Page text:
Vulnerability to extreme weather events in cities: implications for infrastructure and livelihoods
journal contributionposted on 05.09.2019, 09:07 by Katherine V. GoughKatherine V. Gough, Paul Yankson, Robert WilbyRobert Wilby, Ebenezer Amankwaa, Mercy Abarike, Samuel Codjoe, Paula GriffithsPaula Griffiths, Raymond Kasei, Sam KayagaSam Kayaga, Cuthbert Nabilse
Many cities in the Global South are facing challenges as they increasingly experience extreme weather events, which disproportionately affect the urban poor. Focussing on severe heat and surface water flooding, this paper explores how these extreme weather events impact on infrastructure provision and livelihoods in low- income urban communities in Ghana. Climate series, including temperature data recorded in people’s homes and workplaces, are linked to qualitative interview data collected in eight neighbourhoods within the cities of Accra and Tamale during 2018. Additional evidence was obtained through key informant interviews with health service, water and electricity supply officials. The paper demonstrates that extreme heat and flooding events are causing disruptions to infrastructure provision and impacting vulnerable populations through loss of goods and property, reduced incomes, restricted mobility, and poorer health, alongside interrupted and increasingly overstretched services. The paper concludes that improved understanding of the climate–infrastructure–livelihoods nexus can reveal entry points for adaptations that reduce the vulnerability of low-income communities to extreme weather events in cities.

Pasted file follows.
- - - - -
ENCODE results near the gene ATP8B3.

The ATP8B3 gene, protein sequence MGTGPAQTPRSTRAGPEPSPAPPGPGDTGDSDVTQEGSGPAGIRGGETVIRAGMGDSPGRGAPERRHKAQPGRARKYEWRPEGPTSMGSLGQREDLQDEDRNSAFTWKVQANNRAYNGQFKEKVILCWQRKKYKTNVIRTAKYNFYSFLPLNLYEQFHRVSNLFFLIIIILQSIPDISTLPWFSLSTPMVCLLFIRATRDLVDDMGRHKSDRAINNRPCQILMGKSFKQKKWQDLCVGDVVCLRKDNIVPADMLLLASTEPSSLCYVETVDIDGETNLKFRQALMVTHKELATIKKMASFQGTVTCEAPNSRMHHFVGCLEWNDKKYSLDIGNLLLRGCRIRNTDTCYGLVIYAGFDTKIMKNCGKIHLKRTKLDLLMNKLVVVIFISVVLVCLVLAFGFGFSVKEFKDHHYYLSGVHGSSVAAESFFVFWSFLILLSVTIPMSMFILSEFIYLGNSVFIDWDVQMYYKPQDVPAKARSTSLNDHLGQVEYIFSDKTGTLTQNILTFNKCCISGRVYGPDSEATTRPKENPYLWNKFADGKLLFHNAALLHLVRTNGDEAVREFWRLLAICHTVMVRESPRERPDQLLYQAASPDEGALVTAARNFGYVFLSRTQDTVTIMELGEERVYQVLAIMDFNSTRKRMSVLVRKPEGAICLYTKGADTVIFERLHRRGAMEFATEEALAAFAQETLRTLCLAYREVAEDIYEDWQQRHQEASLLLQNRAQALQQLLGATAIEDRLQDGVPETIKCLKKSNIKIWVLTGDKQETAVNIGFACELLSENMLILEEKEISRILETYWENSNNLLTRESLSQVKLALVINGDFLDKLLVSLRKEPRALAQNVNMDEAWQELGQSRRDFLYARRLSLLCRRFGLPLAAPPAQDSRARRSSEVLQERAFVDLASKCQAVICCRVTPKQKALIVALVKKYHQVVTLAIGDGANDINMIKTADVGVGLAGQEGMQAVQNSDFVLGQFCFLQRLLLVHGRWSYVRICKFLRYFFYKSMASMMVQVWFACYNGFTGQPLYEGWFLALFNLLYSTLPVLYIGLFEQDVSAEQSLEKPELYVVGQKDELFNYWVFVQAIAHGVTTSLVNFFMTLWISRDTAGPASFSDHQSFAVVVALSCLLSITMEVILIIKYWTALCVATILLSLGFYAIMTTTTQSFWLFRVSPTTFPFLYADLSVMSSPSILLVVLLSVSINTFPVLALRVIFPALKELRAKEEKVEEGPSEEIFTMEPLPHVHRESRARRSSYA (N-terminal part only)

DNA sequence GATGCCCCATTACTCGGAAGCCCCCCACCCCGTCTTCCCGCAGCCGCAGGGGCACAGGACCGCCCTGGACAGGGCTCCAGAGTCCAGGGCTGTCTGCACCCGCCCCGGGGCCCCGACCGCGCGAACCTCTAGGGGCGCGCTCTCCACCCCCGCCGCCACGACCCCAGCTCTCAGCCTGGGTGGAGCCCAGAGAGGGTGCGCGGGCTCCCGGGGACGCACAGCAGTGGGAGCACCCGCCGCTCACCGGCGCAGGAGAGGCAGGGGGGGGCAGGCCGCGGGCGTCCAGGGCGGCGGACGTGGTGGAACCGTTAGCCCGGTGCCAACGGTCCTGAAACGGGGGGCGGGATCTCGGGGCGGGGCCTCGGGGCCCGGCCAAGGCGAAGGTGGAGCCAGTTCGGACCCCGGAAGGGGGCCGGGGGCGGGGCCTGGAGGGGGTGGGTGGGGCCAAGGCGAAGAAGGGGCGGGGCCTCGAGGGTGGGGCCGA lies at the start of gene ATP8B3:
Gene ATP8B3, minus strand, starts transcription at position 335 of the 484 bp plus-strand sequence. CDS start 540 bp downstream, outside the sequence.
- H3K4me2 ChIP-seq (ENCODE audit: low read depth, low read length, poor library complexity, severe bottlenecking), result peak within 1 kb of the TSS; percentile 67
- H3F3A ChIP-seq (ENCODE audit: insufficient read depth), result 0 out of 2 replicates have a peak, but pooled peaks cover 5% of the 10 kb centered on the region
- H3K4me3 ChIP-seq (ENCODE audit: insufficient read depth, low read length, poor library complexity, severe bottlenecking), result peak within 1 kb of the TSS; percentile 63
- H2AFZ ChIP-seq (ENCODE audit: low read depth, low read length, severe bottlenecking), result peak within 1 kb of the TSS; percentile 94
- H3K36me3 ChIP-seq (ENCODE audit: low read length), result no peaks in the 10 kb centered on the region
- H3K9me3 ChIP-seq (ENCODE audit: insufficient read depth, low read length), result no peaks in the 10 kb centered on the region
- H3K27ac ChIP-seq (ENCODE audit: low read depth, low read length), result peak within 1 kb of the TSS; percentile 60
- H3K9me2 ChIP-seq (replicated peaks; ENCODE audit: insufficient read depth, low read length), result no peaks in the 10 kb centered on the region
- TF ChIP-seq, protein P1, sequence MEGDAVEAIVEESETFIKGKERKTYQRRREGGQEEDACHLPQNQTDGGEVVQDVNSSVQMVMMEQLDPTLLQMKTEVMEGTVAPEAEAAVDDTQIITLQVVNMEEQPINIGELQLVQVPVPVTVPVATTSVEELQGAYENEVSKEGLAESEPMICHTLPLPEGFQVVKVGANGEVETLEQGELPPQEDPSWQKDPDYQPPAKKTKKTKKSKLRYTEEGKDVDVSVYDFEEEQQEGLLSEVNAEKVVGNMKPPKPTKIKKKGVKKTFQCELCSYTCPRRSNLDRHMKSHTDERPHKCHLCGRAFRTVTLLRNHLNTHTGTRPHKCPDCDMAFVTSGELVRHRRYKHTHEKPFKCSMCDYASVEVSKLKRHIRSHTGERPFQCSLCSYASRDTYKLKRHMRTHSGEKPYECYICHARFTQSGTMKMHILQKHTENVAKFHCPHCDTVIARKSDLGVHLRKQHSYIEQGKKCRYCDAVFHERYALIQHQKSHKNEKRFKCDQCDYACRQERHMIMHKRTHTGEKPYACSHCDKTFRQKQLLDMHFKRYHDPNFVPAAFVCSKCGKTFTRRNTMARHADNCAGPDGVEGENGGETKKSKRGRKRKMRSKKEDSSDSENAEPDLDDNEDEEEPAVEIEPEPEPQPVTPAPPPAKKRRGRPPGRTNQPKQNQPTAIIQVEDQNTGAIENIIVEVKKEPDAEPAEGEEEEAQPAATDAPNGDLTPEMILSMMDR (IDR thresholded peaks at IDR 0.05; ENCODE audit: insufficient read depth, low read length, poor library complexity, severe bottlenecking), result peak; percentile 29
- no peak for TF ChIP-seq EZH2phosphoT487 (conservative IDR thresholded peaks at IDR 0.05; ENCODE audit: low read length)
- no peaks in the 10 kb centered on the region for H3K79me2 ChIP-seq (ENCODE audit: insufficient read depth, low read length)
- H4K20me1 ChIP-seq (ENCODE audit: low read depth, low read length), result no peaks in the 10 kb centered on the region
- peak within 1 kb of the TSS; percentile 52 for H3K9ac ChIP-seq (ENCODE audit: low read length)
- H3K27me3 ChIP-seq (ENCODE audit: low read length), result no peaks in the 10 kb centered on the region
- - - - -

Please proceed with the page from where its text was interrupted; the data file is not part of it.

British Academy under the Cities and Infrastructure Programme CI170211
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